First MTU Gas Engines In New Doeksen Ferry
By Roberta Prandi01 July 2020
Rolls-Royce premiered in Harlingen, The Netherlands, twin 16-cylinder MTU gas engines aboard a new ferry by Dutch shipping company Doeksen which will enter ecologically clean operation on the Wadden Sea – a UNESCO World Heritage site.
The two Series 4000 gas units will deliver 1,492 kW each to the Willem Barentz, the first of two new 70-m ferries by Doeksen.
“I’m really impressed with the MTU gas engines. So far, they’ve met all our expectations in terms of performance, transient response behavior, smooth travel and low noise,” said Paul Melles, managing director of Doeksen.
Rolls-Royce originally unveiled its new MTU gas engines for marine propulsion in September 2016, shipping pre-series engines for Doeksen’s two new catamarans to the Strategic Marine shipyard in Vietnam in late 2017.
A pair of 746-kW, eight-cylinder versions of the gas engine were supplied to the City of Constance public utility in Germany at the end of 2019 for the new Lake Constance ferry, which is planned to be commissioned during the upcoming winter.
“We’re very proud that the Doeksen shipping company has chosen our new gas engines for eco-friendly operation of their ferries on the Wadden Sea, which is recognized as worthy of special environmental protection,” said Knut Müller, head of marine and governmental business at Rolls-Royce Power Systems. “Joining forces with them as our partner, we will be focusing our efforts on driving the energy turnaround.”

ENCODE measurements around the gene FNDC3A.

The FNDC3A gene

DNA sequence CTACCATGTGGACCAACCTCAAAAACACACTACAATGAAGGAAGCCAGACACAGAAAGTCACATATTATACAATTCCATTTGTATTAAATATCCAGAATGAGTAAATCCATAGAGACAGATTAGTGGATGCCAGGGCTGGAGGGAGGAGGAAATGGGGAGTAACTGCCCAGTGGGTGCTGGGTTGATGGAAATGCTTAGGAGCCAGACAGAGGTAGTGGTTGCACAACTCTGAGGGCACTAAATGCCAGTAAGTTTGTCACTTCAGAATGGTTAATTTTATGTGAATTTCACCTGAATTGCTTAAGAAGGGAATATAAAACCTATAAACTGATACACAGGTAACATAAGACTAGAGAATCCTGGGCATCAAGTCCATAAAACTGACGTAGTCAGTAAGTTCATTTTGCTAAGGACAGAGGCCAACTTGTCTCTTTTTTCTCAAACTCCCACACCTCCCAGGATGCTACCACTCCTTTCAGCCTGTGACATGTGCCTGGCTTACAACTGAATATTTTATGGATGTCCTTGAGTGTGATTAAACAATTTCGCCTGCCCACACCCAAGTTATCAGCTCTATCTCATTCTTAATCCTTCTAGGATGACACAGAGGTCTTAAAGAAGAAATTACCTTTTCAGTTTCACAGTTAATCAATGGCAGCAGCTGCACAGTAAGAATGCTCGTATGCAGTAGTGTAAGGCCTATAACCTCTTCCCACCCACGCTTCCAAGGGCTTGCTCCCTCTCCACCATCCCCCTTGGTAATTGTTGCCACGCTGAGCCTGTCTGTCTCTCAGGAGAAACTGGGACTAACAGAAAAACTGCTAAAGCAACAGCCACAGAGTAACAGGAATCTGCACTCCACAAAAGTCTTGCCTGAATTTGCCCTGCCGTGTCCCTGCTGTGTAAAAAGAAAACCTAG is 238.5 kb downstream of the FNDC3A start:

Melles added that Rolls-Royce has developed the very first single-fuel gas engine that can drive a fixed propeller directly and is therefore capable of dynamic acceleration. In fact the two Series 4000 high-speed diesels directly drive the Azimuth fixed propellers and will enable the ferries to reach cruising speeds of 14 knots.
The gas engines are equipped with multipoint fuel injection, dynamic engine control and enhanced turbocharging. Multipoint fuel injection caters for dynamic acceleration capabilities, high power output and reduced emissions. By controlling the combustion process, it also offers the advantage of higher fuel efficiency. Since the gas system has double walls, the engine room can still be laid out more or less as for diesel-based propulsion.
Rolls-Royce reported that emissions from these gas engines fall considerably below the current IMO 3 limits without the need for exhaust aftertreatment – with particle mass, for example, lying under the detection threshold. Furthermore, the engine emits no sulfur oxides and only very small quantities of nitrogen oxide.
According to Rolls-Royce, the new gas engine is particularly suitable for tugboats, ferries, cargo vessels and special vessels such as research ships.
The new Series 4000 gas engine is part of Rolls-Royce’s Green and High-Tech program agenda, where the company is investing in the environment-friendly solutions of the future that will enable lower pollutant emissions and lower consumption of energy and raw materials. In these programs, Rolls-Royce is placing the emphasis on efficiency enhancement, alternative fuels, electrification, digitalization and system integration with the ultimate aim of being able to supply complete drive, propulsion, and energy supply solutions.